People of the (Christian) book

On December 1, 2009, CBA (which was formerly called the Christian Booksellers Association, back when Christian bookstores sold more books than gifts and other merchandise) asked the Department of Justice to investigate alleged predatory pricing by big-box stores and online retailers that threatens the very existence of the nation’s dwindling number of Christian retailing outlets.

On January 7, 2010, Adelle M. Banks of Religion News Service (for which I occasionally write) published a news story on CBA’s complaint: “Christian retailers seek federal probe of competitors.”

Since then, I’ve been waiting to see who would publish this story or add an interesting local angle. Mostly, I’m still waiting.

Among the very short list of those that have, either in print or online: The Houston Chronicle (NPR.org and businessweek.com linked to the article there); christianitytoday.com; and timesunion.com (in Albany, New York).

Among those that haven’t: publications here in Colorado, where CBA is based.

Banks spelled out the issues in her RNS piece:

“Amazon.com, Wal-Mart, and Target are using predatory pricing practices in what appears to be an attempt to control the market for hardcover best-sellers,” the CBA board of directors wrote in the letter to the Justice Department’s Antitrust Division.

Eric Grimm, business development manager at CBA…said Christian retailers have long been concerned about competitors’ pricing strategies, and called the letter a “pre-emptive” action before the competition for Christian books grows even more challenging.

“What we want to do is establish that this is an unfair practice so that when the next big blockbuster comes out of a Christian book that they won’t do the same thing,” he said.

Christian booksellers are not alone:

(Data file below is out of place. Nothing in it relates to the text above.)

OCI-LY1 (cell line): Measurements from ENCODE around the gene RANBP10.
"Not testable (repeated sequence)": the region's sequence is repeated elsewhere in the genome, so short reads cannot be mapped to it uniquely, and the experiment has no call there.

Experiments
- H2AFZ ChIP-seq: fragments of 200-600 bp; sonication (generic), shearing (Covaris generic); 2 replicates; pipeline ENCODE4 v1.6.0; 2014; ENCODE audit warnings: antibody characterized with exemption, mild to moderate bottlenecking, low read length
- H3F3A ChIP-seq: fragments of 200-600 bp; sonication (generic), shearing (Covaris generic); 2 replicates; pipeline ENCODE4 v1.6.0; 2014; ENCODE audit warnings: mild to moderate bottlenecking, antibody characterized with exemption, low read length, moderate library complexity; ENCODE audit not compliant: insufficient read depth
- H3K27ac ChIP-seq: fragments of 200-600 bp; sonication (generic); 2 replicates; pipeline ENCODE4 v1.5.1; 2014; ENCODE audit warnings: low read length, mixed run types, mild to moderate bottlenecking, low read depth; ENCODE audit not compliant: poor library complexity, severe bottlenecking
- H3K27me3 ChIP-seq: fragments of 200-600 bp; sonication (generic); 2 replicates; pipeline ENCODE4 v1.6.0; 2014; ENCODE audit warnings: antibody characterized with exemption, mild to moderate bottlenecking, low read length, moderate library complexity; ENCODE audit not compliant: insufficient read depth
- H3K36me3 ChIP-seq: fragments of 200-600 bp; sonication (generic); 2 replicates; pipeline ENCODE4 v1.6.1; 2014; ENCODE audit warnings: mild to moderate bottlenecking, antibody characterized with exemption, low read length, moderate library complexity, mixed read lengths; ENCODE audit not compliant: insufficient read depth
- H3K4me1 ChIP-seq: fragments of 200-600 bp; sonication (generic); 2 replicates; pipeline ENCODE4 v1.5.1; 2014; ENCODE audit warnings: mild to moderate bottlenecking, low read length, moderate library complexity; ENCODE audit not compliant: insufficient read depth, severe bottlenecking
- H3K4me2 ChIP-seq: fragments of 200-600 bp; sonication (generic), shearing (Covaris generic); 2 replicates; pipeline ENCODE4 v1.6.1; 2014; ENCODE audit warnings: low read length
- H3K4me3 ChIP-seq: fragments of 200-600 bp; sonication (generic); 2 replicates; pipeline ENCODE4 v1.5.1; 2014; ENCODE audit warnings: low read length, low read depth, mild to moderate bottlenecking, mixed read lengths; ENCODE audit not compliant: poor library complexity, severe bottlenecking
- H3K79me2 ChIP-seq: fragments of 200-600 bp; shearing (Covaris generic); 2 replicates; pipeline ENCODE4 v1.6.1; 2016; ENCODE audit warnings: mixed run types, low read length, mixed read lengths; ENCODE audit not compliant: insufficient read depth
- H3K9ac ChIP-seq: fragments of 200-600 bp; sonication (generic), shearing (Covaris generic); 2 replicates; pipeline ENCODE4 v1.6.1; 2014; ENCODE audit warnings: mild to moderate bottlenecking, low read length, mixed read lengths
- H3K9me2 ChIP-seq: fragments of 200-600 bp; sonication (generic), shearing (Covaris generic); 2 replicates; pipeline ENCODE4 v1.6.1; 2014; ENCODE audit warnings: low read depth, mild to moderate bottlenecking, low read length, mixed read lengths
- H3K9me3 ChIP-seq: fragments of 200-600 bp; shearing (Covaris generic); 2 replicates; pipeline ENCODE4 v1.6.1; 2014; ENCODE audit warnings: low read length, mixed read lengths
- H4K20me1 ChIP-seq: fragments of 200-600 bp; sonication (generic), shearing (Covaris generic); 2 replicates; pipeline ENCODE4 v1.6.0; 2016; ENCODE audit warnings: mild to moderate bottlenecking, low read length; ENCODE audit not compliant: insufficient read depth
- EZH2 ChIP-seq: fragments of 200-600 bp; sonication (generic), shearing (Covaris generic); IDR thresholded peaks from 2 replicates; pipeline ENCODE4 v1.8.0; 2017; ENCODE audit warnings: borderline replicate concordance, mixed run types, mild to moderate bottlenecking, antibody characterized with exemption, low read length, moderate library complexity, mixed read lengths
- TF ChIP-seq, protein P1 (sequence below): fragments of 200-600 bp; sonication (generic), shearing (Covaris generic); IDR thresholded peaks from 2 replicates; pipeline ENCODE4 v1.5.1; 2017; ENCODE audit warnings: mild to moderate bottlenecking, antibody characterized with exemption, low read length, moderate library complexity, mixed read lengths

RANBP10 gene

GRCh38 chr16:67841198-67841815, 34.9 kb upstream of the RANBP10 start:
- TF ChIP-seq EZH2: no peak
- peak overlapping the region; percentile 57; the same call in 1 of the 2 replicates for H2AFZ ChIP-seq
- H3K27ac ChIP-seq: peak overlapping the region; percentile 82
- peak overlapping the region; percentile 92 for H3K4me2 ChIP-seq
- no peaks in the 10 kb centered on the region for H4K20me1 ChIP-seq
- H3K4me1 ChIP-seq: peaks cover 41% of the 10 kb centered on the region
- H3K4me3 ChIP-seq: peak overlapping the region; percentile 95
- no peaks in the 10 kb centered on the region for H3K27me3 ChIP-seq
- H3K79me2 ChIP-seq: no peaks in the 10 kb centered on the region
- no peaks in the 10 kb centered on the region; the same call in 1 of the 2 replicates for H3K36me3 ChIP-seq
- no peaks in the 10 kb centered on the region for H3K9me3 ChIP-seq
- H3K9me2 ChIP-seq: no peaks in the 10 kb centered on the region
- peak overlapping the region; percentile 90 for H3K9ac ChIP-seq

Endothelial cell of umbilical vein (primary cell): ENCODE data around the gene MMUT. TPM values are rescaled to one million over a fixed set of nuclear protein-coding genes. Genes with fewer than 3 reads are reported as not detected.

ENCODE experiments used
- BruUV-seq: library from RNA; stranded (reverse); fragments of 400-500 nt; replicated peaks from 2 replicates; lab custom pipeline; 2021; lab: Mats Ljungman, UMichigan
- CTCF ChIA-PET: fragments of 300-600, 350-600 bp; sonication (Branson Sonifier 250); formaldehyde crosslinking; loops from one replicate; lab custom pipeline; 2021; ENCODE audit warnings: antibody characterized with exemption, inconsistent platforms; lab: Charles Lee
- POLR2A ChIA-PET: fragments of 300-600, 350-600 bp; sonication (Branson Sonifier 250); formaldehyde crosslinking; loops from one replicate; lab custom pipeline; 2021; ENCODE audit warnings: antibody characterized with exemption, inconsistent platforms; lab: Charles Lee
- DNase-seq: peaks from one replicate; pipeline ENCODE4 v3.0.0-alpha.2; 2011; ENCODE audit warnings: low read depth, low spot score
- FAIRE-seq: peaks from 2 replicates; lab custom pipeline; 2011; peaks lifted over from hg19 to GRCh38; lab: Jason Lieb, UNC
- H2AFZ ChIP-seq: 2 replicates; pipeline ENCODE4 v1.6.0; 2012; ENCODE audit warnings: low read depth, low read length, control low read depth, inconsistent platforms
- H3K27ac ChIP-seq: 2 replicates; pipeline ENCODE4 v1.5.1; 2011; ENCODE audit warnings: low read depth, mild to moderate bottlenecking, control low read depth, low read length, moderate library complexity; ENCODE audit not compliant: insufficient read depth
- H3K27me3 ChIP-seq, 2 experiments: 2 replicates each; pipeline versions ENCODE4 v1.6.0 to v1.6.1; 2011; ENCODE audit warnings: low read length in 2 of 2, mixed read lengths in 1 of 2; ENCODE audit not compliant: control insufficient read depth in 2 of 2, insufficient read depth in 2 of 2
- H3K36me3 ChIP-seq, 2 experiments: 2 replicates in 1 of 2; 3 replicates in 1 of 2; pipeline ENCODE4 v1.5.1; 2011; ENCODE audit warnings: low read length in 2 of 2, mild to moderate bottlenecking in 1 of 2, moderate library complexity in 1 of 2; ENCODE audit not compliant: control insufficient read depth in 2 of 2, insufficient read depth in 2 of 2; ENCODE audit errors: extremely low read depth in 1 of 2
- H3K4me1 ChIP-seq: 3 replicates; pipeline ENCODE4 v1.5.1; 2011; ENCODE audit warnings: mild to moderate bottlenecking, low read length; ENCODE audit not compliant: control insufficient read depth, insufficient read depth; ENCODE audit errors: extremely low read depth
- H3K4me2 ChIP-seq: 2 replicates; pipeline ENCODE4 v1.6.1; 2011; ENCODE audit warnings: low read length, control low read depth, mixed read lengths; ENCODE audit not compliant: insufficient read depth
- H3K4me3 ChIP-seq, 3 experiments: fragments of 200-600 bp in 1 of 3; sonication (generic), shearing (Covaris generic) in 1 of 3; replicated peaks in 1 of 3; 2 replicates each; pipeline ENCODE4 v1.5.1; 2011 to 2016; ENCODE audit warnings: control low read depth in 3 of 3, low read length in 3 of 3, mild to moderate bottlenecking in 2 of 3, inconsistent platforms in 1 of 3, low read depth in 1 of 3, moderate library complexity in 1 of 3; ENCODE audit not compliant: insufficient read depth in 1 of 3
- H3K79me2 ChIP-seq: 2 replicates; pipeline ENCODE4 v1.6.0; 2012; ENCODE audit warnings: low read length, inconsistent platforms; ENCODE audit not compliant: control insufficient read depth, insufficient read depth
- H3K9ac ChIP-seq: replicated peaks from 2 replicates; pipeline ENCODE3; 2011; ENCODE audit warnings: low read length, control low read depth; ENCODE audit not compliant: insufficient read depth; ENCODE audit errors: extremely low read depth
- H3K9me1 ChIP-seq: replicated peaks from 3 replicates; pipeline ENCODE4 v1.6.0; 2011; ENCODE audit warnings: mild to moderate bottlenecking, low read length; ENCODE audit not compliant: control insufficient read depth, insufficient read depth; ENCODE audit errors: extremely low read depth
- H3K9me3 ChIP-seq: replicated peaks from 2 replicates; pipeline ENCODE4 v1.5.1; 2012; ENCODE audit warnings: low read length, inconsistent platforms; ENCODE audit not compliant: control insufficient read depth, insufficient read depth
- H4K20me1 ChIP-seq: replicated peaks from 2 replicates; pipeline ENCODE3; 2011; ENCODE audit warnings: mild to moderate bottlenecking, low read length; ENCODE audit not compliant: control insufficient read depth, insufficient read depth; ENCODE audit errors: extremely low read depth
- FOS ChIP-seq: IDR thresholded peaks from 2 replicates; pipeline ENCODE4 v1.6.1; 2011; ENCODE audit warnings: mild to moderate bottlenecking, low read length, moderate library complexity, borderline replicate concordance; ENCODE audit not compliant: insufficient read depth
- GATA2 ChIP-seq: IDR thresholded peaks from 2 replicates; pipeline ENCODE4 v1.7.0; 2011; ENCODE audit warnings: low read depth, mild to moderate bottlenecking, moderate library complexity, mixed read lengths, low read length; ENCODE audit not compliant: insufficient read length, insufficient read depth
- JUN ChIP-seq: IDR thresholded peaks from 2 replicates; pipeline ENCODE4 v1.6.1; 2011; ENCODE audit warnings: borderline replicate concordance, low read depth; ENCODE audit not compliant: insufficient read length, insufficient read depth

The CBA letter follows a similar request for a Justice Department investigation by the American Booksellers Association, which cited deeply discounted pre-sales of new books by [Stephen] King, former vice presidential nominee Sarah Palin and novelist John Grisham by the same three retailers.

Banks also got a quote from one of the industry’s biggest agents (with whom I have worked):

…CBA supporters like Rick Christian, president of the literary agency Alive Communications, also worry that the pricing by competitors is leading to fewer new voices entering the marketplace as publishers rely on popular authors who are more likely to generate big sales.

“In the short term, consumers will get too-good-to-be-true deals,” said Christian, who has represented titles like the “Left Behind” series and “The Message” Bible, in the letter to the Justice Department.

“However, the broad river of titles now available to readers will ultimately be reduced to a trickle, and the vast publishing industry we know will become a relative wasteland.”

But based on an article in Sunday’s New York Times, Christian retailers may need to look at the practices of Christian publishers like Zondervan, which is giving away e-books in an effort to spur sales of e-books.